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From Mombasa to Kampala, Petrocity transports fuel throughout East Africa.

Keeping Africa moving.

Petrocity transports fuel throughout East Africa.
Photos: Allan Gichigi

On the safe side.

Driving more than 2,100 kilometres without stopping at a filling station? That’s no problem for the Actros trucks belonging to Aman Kurji, a freight haulier from Kenya – thanks to the special tank located directly behind the driver’s cab. Capacity: more than 950 litres of diesel. The extra fuel is urgently needed on most routes. The trips the trucks do take them across the whole of East Africa.

“Kenya, Uganda, Sudan, South Sudan, Rwanda, Burundi, Congo and the Democratic Republic of Congo – those are our regional markets”, explains Kurji. In some regions of these countries, the diesel supply can be unreliable. That is why Kurji prefers to play it safe. “Our own fuel, our own depots, our own trucks” is his motto.

An Actros truck of Scarce Commodities, a subsidiary of Petrocity.

Fuel throughout East Africa.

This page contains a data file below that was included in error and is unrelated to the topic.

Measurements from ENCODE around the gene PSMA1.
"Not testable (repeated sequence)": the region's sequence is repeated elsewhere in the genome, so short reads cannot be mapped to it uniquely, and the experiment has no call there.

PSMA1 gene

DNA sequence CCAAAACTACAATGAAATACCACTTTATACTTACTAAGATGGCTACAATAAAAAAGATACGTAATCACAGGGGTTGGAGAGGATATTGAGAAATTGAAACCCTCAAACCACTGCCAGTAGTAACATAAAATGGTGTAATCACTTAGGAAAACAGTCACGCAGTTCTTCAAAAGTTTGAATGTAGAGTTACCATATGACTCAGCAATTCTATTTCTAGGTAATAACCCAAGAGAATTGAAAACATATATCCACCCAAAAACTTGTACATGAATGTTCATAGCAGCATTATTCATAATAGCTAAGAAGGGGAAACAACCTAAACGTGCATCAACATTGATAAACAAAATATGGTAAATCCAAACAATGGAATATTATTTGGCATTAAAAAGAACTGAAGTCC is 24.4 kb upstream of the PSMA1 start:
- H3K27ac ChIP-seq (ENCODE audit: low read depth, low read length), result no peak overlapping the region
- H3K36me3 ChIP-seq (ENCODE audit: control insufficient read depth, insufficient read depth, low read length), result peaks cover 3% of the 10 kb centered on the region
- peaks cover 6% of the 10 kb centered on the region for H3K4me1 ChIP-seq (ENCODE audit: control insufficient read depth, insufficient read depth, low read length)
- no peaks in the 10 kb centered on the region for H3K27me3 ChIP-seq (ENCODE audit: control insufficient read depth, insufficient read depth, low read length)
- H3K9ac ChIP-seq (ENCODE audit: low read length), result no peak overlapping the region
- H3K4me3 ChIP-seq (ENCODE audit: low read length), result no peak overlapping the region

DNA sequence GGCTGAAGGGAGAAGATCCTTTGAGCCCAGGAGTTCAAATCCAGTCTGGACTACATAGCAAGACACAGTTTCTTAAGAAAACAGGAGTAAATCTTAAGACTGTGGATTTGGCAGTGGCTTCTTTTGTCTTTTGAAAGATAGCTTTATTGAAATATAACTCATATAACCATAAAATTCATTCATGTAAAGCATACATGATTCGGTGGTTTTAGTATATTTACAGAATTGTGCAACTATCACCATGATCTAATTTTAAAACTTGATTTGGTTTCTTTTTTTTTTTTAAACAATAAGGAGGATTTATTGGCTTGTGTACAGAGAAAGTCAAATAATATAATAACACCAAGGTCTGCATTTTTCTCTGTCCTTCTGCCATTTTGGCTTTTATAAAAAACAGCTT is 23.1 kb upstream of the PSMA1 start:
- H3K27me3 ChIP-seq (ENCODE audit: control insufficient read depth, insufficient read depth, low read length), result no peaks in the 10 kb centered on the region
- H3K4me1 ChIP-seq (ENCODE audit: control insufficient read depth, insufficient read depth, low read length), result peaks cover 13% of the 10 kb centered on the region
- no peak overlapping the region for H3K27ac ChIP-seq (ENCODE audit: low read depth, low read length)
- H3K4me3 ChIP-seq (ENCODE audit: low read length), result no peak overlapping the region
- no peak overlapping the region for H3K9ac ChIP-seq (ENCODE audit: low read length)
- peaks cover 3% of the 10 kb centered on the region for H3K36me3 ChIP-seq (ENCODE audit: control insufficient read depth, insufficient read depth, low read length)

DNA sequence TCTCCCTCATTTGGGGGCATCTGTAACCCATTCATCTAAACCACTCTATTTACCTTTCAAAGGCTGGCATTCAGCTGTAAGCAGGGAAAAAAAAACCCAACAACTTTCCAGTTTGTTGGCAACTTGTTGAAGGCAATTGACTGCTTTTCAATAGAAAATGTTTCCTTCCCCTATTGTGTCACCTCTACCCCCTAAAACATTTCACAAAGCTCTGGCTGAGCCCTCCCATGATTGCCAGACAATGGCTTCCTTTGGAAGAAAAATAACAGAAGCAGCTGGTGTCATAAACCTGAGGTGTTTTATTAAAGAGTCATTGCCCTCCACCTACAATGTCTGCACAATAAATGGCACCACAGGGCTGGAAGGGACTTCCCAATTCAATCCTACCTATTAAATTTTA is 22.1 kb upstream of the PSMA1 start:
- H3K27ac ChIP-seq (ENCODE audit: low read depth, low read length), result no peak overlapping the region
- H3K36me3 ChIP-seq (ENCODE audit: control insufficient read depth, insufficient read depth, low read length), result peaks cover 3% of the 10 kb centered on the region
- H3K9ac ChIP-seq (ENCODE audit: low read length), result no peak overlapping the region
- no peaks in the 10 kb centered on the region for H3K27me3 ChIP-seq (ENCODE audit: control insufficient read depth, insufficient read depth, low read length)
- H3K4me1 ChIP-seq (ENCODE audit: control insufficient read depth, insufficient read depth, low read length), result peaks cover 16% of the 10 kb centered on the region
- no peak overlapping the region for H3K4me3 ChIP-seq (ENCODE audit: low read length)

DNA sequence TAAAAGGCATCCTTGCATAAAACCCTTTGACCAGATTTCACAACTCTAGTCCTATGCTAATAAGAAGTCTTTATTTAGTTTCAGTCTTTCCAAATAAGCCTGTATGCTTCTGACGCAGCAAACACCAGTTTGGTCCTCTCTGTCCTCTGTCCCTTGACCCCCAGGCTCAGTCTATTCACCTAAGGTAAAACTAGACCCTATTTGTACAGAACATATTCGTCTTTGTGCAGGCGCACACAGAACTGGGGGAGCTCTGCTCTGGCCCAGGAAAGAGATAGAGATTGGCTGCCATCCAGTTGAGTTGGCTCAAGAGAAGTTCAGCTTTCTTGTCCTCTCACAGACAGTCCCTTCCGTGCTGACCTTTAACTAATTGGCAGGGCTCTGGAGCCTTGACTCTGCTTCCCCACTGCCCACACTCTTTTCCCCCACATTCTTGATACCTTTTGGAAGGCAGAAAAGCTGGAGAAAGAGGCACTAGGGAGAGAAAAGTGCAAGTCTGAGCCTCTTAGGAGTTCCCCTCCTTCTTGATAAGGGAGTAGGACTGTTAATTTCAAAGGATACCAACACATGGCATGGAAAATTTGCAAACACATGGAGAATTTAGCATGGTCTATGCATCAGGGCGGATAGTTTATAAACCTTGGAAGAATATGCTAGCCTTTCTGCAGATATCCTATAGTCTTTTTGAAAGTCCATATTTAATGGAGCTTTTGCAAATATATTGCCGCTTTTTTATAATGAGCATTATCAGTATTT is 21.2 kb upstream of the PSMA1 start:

Aman Kurji is the Managing Director of Scarce Commodities Limited. The company was set up in Mombasa in 2001, and it has two further branches in Kenya: one in Nairobi and one about 300 kilometres to the north-west in Eldoret – at an altitude of over 2,400 metres. There, one cool July morning, with an air temperature of 12 degrees, Kurji is inspecting the state of his trucks. He pays regular visits to the depots where his fleet is kept and enjoys chatting to the drivers.

Aman Kurji, Managing Director of Scarce Commodities Limited.

Scarce Commodities belongs to Petrocity Enterprises Limited, which specialises in the distribution of refinery products.

Driver Martin Mwai takes about two days for the journey through Kenya and Uganda.

Actros fleet.

Kurji operates more than 120 trucks for Petrocity and employs a staff of about 220. Roughly half of the fleet is made up of tried-and-tested Actros 3340 6×4 semitrailer trucks. This is the business model: “We provide a cost-effective supply chain for fuels from the port of Mombasa to every corner of East Africa, however remote”. His trucks keep the region moving. The valuable freight transported by his tanker trucks fuels the economy – and is secured by the latest GPS-enabled monitoring technology.

Driving forces you can rely on.

His robust trucks were specially built for the African market by Mercedes-Benz. They have reinforced leaf springs as well as adapted air and fuel filters to cope with difficult equatorial conditions.

Rush hour in Eldoret, Kenya.

“Importing used vehicles from England or from another right-hand-drive country was out of the question for me – I need new, reliable trucks especially equipped for the extremes of Africa”, says Kurji, explaining his decision. Watch the Video at RoadStars.

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